A logo is, at its core, a single graphic element that represents your entire business. It should be easily recognizable, speak to your credibility, and, quite frankly, not turn people off. A boring, confusing logo may cost you credibility and drive away sales.
We frequently discuss how a strong branding strategy is important before you begin on projects like designing your website, creating business cards and brochures, or drafting ad campaigns.
It may surprise you, however, just how much logos themselves can directly influence a business’s sales numbers. No one is going to tell you that a redesigned logo will suddenly double your sales, but there is an undeniable correlation between a company’s branding and the success of their marketing.
After IHOP redesigned their logo in 2015, for instance, the company posted one of the largest sales quarters in a decade. Undoubtedly, the logo redesign was part of a larger marketing shift, but it demonstrates that power that branding can bring to your sales funnel.
The big question: Is your logo hurting your business?
There are many components that go into growing market share and earning profits but don’t neglect the power of brand advocates. Customers who love your brand will deliver repeat business, referrals, and free advertising.
If you want to make sure you are doing everything possible to boost your market share, you want to be as unforgettable as possible. Stay on the top of the customer’s mind with a logo that screams quality, one that they connect with, and that they remember.
Here are four questions you need to ask yourself, along with business cases where a logo redesign made a real-world impact.
1. Does your logo say what you think it does?
Designing a logo can be a somewhat personal experience for business owners. It’s a moment in time where they are deciding how to present their baby to the world.
It’s important that you love and believe in your logo, but do not make the mistake of moving forward without seeking feedback from others. It’s entirely possible that you’re too close to the project and are missing something that will be very obvious to others.
Run your logo by a diverse group of people. Try and include individuals from several age groups, ethnic groups, and socio-economic groups to ensure that there are no cultural meaning that you may have missed.
It’s safe to assume that the Kudawara Pharmacy (logo above) wishes that they ran their logo by a few more people before finalizing the design.
2. Is Your Logo Timeless or Outdated?
No logo will last forever, that’s just not how design works. Aesthetic appeal changes over time as design elements come in and out of style. The idea is to create a logo that as much as possible will stand the test of time, only needing to be updated slightly to be current.
John Deere’s logo is a deer. Simple, right? Not so fast. The farm equipment maker named after the company’s founder has a built-in visual, but finding the right deer was tough. Their company trademark page offers a fascinating lesson in how logos have to change with the times. Their latest redesign has the deer leaping upward for the first time in 140 years as the brand goes global.
Even the best, most timeless designs need an update once in a while. Be honest with yourself when evaluating your logo. It may have been perfect when you initially design it but is that still the case?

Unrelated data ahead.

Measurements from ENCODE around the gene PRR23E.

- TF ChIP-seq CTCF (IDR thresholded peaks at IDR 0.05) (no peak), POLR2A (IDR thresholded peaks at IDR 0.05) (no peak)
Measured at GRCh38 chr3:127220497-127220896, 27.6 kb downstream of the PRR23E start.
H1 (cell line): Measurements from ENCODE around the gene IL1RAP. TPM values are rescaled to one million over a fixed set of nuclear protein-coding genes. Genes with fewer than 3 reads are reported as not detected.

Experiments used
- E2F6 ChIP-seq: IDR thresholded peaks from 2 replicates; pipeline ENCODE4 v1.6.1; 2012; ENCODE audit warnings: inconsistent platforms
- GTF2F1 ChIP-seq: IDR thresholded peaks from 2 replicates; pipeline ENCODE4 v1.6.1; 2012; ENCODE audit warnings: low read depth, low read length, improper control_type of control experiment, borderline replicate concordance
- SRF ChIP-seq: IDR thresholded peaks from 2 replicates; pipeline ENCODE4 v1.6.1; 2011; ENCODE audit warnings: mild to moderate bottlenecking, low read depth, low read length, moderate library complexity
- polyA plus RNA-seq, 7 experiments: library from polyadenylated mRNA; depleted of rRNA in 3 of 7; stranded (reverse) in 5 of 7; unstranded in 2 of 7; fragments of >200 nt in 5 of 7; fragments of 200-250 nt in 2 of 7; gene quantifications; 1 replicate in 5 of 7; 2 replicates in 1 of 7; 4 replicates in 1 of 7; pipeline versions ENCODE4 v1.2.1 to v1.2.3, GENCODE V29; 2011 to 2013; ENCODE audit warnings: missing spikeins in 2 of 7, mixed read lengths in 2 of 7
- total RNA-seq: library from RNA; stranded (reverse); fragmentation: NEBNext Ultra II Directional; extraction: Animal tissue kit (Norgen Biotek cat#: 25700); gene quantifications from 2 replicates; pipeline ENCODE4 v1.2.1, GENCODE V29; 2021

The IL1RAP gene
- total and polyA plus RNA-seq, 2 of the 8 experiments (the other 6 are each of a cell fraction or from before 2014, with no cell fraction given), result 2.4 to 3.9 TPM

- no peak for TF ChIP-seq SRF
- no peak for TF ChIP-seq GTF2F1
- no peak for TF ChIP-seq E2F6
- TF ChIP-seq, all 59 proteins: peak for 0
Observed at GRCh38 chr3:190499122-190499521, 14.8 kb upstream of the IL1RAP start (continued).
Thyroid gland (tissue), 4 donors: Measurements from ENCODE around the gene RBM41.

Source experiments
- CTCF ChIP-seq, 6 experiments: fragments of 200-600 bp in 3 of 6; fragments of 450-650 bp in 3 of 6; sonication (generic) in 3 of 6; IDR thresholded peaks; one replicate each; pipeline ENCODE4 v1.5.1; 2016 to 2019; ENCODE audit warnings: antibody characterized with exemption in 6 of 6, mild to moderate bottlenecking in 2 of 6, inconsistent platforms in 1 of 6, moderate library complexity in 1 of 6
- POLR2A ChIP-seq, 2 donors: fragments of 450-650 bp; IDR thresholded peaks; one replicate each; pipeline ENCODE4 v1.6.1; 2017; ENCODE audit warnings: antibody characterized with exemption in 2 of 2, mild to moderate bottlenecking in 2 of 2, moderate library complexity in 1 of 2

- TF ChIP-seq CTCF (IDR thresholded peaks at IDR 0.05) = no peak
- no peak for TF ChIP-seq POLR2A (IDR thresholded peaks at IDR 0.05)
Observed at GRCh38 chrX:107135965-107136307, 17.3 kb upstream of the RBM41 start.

3. Is Your Logo Recognizable or Ambiguous?
If a customer doesn’t recognize your logo, is it effective? Your logo should be confident and say something about your brand, so the customer will know where you stand.
In a recent survey of thousands of consumers around the world, the most recognizable brands are Nike, Apple, McDonald’s and Coca-Cola. No other brand comes even close.
Brands like Microsoft, Pepsi, and Target round out the top 10, but only the top four are recognized by a significant fraction of the population.
These brands have one thing in common, they have made brand recognition a priority. Take a cue from these giants of the branding world and ensure that your logo is recognizable, memorable, and is on everything you put in front of the public.
4. Is Your Logo Concise or Complicated?
The best logos communicate the brand identity using a visual language. Amazon is a name that doesn’t tell you much about what the company does, but the logo includes an arrow from A to Z, which doubles as a satisfied smile. Boom! That’s good branding.
A strange symbol accompanies Sun Microsystems. When you look at that symbol more closely, it spells Sun from every possible direction. That is subliminal coolness.
The opposite of this simplicity is the original Starbucks logo. It was a brown mess with a scaly, double-tailed mermaid and too much going on all around. Over the years, the company switched to a softer green and streamlined the image to be easily visible from a distance.
The 3M logo is another example of a simple, concise, and no-frills logo. It’s instantly recognizable. It carries a sense of trust and endows whatever it adorns with a certain perceived quality. It’s a masterfully designed logo often overlooked because if its simplicity.
If you are designing or redesigning your logo and your designer presents you with a simple concept, don’t dismiss it. Confusing simple with common or bland unfortunately happens all too often. Graphic effects are often used to mask poor designs. A truly effective and simple logo design is very hard to achieve.
The True Value of a Great Logo
Here’s the bottom line: Does your logo appeal to anyone but you? It can be a painful question, but the revenue that comes from better brand recognition will soothe the sting. Make your mark in the world. You never know, a great logo could be the catalyst you need to catapult your company into better marketing, an overflowing sales funnel, and a better bottom line.